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 What's That Noise?

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PostSubject: What's That Noise?   What's That Noise? EmptyTue Oct 01, 2019 4:05 am

Time for a prompt for October, and suitable for those who love Halloween as well as those who hate it, your story prompt is;
Dance


What's that noise?
affraid
Feel free to take the prompt in any direction you want - romantic, scary, thrilling, angsty, mysterious, or just downright weird.


Please remember to comment on last month's stories before moving on to October, as comments are the only thanks our writers get.      
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WichitaRed

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PostSubject: Re: What's That Noise?   What's That Noise? EmptyTue Oct 15, 2019 3:58 pm

October challenge: What's That Noise


                                 
 
The breeze blowing along the trail carried a touch of coolness, a hint that summer was fading to autumn.
 
Except the day was perfect.
 
The sun shone down clear and bright, through row after row of white streaming clouds, and as Heyes and Curry rode by a seeding sunflower, a meadowlark landed, trilling its high-pitched warbling song, and Heyes smiled ear to ear bobbing along comfortably in his saddle.
 
“Considerin’ we slept on hard ground and woke covered in hoarfrost,” Curry shook his head, “can’t imagine what has you feeling so good?”
 
Making a soft chirking sound, Heyes shrugged, “just feels like a good day to be alive.”
 
Curry cocked one eye at his pal, “I for one, ain’t thinking that until we are safe and sound back at the Hole.”
 
A chuckle burbled up from Heyes, “telling you, Kid, we lost that posse.”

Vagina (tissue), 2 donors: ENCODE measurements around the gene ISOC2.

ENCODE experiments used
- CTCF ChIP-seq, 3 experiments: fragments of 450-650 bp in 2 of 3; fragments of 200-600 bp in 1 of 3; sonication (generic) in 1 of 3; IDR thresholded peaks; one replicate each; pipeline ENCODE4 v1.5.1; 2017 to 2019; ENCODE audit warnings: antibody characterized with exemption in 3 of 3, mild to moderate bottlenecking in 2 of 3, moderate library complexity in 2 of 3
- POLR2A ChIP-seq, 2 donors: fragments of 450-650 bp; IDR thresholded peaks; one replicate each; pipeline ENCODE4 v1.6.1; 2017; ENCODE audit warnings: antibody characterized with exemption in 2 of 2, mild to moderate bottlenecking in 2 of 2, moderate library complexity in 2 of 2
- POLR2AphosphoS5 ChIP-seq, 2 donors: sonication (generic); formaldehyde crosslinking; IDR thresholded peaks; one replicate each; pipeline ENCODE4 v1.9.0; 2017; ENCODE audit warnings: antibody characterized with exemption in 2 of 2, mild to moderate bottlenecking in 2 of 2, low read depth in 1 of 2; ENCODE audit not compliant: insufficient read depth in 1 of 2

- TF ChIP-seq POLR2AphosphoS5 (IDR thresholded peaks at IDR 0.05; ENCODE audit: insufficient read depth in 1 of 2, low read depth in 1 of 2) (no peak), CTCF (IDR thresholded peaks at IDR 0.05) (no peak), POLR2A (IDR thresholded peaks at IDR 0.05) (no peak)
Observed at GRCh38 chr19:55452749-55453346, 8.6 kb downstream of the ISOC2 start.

“Hope your right.”
 
“Been more than a day,” Heyes replied, purposely playing out the crooked grin, he knew rubbed against his pal’s spine, finishing up with, “I know I am.”
 
Urging his big bay into a long-legged lope, Curry snorted, “heard that before.”
 
They flowed down the grassy trail that wove through a valley with the wind flipping their coattails, until Curry reined in, “something up ahead.”
 
Heyes sharply asked, “what?”
 
“Not sure, but it is alive.” Curry threw a look to his partner, “might be an elk or whitetail.” Still, a frown darkened his face, and Heyes’ smile was no longer in sight.
 
When they arrived to the spot in the trail, Curry sat back, “whoa boy,” and stepped down, his gloved hand bending the grass, “tracks here.”
 
Leaning forward, Heyes too peered at the ground, “what kind?”
 
Curry looked up, his hat shadowing any emotions, he might be showing, “four-sets, all shod.”
 
Standing in his stirrups, Heyes scanned the sheer cut cliffs along with the scrub brush that dotted the valley like overgrown, rag-tag mushrooms. “Don’t see no one.”
 
Catching his toe in the stirrup, Curry swung a leg across his horse’s rump. “Me neither.”
 
Twisting one way and then another, Heyes searched again, his brow bunching like sundried leather.
 
“Worried about the posse.”
 
“Just plain worried.”
 
Riding on at a dogtrot, they suspiciously eyed each grouping of tumbled rocks where the bushes sprouted; and feeling their rider’s edginess, their wide-chested geldings flicked their ears, their long tails twitching sharply like a horsefly was harassing them.
 
At a grouping large enough to throw shadows across the trail, Curry’s head snapped to the left, “what’s that noise?”